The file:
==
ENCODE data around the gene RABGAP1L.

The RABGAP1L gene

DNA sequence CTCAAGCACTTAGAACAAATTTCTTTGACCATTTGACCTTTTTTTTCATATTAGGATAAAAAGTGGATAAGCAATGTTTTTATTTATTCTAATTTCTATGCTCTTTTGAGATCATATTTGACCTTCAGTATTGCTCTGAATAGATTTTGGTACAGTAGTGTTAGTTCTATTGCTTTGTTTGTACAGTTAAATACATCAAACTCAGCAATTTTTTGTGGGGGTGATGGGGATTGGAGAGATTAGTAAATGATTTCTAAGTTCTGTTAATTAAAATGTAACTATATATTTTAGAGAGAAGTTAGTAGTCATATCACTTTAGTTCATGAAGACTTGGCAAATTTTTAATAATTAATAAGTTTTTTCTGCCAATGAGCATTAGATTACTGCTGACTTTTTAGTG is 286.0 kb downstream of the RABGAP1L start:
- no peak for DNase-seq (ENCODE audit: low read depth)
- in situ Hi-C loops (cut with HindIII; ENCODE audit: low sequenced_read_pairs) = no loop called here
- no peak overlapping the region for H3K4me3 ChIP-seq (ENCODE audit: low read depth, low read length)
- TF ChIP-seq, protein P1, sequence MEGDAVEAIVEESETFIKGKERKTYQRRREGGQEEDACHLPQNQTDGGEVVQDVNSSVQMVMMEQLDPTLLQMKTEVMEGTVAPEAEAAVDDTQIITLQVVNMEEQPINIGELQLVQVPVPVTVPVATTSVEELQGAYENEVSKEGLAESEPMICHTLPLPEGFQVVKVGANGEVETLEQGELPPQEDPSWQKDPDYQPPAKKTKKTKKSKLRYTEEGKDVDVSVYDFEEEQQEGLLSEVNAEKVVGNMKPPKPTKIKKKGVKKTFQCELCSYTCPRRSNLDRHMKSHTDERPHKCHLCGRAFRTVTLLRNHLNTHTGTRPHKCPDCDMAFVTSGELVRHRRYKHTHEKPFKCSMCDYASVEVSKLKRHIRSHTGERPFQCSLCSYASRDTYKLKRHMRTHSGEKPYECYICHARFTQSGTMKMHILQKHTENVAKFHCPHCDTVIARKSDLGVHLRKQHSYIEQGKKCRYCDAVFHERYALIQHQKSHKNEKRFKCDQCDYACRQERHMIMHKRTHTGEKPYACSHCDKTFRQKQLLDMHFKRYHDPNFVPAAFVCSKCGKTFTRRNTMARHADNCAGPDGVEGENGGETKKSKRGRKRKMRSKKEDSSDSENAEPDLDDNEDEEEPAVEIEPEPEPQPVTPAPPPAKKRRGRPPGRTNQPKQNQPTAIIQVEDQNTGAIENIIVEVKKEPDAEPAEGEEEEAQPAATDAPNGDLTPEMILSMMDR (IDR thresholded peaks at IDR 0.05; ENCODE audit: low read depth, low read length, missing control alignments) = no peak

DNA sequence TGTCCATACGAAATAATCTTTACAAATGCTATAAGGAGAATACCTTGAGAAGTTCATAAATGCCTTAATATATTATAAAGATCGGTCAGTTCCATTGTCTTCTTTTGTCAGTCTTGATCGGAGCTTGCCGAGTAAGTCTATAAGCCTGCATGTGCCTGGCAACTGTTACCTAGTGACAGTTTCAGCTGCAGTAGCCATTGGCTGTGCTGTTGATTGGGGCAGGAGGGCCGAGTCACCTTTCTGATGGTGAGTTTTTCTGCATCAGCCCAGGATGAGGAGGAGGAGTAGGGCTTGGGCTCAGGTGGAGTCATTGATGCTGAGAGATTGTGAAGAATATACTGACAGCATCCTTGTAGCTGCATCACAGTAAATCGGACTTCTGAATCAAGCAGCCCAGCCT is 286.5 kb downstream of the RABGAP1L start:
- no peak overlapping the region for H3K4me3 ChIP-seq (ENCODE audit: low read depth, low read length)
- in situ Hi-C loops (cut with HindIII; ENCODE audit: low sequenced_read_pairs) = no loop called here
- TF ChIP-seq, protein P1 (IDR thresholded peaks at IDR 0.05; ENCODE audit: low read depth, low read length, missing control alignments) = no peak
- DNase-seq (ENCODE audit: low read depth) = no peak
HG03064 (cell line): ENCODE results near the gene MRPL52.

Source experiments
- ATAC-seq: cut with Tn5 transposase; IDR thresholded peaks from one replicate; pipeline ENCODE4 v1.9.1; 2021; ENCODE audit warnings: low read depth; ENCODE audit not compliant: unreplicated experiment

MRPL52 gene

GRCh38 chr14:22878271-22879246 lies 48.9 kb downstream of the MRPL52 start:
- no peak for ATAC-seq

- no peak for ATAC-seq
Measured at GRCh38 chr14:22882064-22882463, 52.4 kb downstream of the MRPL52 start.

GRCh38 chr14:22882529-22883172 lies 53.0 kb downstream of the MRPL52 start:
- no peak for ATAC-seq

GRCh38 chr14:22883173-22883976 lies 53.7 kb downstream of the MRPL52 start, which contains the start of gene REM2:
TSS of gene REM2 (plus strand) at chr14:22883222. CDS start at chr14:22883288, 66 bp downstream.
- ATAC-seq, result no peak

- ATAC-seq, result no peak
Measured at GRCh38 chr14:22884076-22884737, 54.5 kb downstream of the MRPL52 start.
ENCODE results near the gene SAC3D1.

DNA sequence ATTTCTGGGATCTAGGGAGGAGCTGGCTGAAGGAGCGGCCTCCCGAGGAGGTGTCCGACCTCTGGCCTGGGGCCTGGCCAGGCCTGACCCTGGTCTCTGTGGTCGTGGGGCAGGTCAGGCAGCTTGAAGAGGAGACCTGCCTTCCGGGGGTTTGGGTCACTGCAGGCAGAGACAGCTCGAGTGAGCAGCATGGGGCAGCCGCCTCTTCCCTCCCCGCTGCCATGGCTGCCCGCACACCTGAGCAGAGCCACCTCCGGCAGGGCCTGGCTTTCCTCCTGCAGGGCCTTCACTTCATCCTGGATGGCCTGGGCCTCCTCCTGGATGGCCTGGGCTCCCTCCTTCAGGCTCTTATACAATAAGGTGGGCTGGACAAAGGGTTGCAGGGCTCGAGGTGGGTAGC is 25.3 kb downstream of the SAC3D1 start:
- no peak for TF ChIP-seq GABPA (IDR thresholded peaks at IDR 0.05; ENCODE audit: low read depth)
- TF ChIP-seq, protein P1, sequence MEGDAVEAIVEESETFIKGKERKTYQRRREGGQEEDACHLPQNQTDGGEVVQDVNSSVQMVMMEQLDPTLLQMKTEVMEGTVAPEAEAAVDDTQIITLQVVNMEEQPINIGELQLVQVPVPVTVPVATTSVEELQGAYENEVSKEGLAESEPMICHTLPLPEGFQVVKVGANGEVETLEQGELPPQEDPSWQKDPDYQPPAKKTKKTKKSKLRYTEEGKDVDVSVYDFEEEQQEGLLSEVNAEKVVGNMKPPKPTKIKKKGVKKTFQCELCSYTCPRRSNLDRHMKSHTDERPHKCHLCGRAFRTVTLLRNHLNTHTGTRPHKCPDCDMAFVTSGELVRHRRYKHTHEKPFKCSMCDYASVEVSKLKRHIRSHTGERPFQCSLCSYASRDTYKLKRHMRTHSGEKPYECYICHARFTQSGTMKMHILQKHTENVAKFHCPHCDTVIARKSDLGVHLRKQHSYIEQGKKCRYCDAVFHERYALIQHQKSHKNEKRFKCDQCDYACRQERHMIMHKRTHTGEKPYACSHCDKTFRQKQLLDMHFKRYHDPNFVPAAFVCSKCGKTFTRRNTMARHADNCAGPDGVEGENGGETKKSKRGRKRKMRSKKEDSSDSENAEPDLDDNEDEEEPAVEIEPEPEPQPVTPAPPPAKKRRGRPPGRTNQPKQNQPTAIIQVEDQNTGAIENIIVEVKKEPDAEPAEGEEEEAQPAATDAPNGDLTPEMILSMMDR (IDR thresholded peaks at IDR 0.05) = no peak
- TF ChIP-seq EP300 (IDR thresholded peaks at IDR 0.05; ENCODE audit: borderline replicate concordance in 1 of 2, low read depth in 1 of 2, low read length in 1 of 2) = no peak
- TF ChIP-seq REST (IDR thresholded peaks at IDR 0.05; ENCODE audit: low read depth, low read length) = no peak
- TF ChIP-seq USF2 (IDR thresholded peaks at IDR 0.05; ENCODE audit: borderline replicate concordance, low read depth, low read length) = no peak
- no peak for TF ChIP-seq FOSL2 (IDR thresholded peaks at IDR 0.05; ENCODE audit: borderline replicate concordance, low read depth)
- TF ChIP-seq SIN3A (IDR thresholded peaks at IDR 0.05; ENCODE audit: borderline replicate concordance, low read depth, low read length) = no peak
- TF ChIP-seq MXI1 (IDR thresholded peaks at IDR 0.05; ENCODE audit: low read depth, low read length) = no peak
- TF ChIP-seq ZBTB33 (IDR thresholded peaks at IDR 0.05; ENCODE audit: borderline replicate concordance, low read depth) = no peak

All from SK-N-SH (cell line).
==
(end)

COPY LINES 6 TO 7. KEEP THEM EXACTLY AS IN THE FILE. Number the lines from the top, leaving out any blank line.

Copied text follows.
- no peak overlapping the region for H3K4me3 ChIP-seq (ENCODE audit: low read depth, low read length)
- TF ChIP-seq, protein P1, sequence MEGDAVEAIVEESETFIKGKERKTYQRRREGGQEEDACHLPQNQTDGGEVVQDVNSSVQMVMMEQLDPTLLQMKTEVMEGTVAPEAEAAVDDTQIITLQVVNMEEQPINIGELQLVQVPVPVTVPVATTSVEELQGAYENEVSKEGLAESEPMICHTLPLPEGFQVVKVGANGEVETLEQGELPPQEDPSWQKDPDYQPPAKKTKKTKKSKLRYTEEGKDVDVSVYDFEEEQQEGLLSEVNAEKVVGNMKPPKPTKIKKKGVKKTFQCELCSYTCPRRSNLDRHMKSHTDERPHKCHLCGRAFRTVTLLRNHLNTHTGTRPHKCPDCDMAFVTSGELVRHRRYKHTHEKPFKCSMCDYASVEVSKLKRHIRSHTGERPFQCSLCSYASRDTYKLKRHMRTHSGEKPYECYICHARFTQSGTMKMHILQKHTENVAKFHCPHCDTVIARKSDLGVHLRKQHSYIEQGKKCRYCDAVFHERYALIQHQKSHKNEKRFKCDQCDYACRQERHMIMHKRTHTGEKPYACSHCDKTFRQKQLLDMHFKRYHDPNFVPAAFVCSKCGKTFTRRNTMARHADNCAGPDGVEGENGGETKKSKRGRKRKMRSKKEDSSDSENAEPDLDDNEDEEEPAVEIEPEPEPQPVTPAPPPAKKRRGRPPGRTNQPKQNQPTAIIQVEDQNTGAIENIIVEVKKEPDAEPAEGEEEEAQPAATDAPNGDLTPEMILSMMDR (IDR thresholded peaks at IDR 0.05; ENCODE audit: low read depth, low read length, missing control alignments) = no peak